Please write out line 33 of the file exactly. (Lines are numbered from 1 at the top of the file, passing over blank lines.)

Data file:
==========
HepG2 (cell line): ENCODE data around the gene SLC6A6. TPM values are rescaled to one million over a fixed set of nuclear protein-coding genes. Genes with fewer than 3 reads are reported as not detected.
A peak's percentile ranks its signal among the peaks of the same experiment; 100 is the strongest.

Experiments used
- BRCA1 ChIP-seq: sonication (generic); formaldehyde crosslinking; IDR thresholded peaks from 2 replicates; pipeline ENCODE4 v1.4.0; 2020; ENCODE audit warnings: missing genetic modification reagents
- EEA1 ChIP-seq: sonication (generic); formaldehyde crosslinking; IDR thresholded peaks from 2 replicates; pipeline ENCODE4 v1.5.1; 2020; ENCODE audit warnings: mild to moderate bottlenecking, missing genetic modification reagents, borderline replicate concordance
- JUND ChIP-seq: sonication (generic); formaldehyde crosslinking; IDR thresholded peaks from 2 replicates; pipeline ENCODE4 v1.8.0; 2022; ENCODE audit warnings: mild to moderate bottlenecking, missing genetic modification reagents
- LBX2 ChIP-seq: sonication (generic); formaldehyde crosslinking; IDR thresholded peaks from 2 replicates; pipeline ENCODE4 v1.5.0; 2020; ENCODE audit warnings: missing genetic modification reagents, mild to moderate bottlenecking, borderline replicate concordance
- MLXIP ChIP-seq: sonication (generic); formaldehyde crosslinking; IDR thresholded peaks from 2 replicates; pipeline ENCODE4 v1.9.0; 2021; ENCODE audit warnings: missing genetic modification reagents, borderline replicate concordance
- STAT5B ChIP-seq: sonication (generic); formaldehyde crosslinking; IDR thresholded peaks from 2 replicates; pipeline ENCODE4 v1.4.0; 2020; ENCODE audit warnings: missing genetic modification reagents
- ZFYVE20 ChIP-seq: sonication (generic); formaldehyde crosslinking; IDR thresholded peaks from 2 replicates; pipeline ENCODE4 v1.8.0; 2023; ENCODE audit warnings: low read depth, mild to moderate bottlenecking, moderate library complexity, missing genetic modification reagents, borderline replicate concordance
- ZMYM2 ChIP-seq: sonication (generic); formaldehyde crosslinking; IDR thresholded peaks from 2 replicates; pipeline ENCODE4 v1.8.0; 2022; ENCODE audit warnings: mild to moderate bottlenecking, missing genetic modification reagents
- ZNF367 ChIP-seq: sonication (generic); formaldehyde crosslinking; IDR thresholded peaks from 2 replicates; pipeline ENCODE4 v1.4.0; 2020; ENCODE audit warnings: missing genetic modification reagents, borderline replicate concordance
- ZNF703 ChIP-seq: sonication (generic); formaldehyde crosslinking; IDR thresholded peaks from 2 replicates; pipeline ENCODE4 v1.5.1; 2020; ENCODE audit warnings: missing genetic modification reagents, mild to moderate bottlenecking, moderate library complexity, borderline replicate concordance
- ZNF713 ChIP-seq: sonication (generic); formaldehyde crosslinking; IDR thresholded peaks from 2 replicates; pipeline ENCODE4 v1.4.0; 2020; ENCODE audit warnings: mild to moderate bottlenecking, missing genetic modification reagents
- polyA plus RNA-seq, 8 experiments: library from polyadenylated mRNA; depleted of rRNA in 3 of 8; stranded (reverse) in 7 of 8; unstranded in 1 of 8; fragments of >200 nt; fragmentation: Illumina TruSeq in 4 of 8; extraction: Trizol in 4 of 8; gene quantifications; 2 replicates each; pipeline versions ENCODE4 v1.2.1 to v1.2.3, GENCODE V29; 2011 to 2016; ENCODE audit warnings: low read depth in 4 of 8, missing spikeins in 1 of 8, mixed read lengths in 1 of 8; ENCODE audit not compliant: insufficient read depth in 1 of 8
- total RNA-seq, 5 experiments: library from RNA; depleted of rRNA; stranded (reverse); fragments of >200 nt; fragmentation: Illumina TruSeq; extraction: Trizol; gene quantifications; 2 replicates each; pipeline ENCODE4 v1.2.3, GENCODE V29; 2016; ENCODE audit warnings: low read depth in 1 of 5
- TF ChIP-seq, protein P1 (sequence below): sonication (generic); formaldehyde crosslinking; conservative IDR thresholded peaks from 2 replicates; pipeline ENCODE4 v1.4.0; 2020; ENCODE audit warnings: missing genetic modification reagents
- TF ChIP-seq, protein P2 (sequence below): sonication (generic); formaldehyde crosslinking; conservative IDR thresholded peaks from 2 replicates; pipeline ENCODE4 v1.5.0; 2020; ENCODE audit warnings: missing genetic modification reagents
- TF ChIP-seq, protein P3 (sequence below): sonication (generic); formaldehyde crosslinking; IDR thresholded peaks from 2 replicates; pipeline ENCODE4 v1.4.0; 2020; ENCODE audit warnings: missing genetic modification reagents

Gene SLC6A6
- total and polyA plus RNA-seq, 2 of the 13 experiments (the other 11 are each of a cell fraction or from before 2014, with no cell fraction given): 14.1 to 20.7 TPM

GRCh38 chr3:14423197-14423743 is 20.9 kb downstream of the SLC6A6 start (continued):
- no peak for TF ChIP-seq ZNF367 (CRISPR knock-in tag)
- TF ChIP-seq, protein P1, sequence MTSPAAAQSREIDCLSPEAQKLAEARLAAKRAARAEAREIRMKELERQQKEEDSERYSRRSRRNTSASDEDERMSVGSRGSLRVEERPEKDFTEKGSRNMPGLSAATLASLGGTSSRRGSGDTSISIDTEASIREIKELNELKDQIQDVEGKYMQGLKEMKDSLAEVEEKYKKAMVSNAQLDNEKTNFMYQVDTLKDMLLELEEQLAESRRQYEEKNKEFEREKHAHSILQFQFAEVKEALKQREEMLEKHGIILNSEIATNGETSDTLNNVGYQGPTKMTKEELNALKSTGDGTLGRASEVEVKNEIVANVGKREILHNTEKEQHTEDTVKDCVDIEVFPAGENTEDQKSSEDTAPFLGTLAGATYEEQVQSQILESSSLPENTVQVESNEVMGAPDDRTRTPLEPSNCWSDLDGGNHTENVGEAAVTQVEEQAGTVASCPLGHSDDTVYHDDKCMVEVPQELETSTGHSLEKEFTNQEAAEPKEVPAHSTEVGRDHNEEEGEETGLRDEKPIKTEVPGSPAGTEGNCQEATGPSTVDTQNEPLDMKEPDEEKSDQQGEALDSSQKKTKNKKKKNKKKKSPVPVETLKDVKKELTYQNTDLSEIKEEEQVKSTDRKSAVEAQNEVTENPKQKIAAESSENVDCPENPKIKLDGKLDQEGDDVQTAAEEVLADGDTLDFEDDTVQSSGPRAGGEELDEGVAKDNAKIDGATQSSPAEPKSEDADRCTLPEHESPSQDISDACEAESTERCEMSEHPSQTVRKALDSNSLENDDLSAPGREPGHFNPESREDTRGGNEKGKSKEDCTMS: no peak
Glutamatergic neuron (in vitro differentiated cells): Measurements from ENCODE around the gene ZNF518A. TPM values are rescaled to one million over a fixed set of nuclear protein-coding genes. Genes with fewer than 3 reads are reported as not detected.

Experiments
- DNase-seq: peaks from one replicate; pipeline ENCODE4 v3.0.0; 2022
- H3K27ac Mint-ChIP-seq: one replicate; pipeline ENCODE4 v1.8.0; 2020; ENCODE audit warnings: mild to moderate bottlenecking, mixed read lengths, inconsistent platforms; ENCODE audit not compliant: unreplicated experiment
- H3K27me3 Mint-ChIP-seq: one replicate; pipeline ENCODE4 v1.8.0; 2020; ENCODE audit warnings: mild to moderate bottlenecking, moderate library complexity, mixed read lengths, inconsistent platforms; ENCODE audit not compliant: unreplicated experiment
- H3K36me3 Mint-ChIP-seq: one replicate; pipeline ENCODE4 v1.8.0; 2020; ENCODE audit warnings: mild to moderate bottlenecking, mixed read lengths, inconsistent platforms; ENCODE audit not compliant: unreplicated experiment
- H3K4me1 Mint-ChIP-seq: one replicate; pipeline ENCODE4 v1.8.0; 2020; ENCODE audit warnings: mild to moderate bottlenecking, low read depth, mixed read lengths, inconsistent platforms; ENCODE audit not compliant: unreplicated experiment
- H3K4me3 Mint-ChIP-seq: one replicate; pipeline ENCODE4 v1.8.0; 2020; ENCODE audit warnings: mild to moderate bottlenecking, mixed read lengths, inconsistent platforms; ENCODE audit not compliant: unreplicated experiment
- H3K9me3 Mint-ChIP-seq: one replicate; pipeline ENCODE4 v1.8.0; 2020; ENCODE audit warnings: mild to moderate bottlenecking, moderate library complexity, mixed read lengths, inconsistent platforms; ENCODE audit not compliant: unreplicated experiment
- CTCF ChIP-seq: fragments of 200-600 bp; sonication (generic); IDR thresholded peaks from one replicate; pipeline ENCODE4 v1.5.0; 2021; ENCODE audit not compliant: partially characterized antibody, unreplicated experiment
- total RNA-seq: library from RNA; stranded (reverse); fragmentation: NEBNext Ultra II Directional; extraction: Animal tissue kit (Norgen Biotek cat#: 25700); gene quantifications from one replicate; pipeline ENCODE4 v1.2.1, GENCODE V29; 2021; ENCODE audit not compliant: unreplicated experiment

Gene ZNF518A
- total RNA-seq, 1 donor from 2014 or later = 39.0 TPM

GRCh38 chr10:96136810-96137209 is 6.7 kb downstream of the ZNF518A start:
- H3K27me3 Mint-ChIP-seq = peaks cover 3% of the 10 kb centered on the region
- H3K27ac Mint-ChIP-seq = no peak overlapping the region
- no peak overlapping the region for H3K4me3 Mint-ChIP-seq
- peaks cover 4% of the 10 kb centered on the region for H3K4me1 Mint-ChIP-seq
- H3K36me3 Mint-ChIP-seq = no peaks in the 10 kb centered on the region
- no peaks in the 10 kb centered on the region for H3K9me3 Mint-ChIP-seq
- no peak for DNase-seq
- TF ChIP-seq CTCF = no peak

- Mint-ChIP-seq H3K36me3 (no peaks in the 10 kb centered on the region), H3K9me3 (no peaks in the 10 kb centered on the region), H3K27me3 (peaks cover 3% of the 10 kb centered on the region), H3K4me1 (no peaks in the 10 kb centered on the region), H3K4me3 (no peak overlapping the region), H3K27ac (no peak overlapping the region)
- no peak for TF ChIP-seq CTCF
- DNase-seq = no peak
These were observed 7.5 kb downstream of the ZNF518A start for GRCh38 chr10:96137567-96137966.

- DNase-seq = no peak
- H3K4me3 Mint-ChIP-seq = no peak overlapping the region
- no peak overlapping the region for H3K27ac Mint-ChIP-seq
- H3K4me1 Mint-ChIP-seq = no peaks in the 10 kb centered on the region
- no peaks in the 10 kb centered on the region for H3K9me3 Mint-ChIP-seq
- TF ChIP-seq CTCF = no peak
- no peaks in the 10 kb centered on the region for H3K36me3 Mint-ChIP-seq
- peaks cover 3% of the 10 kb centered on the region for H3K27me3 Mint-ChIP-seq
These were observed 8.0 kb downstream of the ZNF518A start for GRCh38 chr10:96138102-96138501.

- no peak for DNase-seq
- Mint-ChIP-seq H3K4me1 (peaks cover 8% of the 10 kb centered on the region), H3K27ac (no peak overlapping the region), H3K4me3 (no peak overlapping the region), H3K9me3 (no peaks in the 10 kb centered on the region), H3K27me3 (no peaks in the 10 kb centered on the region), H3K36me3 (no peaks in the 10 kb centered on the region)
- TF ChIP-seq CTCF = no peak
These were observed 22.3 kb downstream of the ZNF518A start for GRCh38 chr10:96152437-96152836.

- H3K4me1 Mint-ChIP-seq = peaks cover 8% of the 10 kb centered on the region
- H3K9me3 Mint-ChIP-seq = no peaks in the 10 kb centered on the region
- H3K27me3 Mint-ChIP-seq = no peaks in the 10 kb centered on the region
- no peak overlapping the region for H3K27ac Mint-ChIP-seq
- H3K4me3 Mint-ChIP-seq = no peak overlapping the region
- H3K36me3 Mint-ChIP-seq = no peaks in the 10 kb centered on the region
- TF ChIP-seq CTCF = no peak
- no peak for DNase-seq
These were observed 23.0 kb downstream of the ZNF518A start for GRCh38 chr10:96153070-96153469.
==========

- H3K9me3 Mint-ChIP-seq: one replicate; pipeline ENCODE4 v1.8.0; 2020; ENCODE audit warnings: mild to moderate bottlenecking, moderate library complexity, mixed read lengths, inconsistent platforms; ENCODE audit not compliant: unreplicated experiment